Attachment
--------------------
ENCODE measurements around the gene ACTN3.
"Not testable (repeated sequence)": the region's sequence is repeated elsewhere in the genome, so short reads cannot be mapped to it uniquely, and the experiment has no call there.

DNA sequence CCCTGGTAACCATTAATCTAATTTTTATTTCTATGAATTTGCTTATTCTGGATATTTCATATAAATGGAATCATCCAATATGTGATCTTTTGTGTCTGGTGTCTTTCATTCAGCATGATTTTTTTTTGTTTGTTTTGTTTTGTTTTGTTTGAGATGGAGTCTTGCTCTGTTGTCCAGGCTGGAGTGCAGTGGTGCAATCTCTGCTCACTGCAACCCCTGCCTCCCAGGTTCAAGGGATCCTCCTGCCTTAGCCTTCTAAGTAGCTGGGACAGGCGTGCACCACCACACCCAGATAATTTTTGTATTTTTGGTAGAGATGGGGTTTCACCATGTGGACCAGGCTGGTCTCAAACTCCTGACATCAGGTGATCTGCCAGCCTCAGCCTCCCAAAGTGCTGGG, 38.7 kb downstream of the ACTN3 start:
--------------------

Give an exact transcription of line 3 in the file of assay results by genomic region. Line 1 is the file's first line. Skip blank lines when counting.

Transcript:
DNA sequence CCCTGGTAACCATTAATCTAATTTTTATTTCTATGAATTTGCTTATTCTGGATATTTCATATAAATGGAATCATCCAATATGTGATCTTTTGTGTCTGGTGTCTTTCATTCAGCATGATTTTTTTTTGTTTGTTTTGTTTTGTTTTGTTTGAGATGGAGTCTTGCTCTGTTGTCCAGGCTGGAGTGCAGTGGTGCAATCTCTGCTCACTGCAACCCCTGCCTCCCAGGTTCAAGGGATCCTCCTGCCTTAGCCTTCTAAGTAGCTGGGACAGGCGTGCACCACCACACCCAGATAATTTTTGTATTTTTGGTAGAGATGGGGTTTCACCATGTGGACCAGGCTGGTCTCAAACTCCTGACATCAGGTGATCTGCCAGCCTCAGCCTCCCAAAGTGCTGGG, 38.7 kb downstream of the ACTN3 start: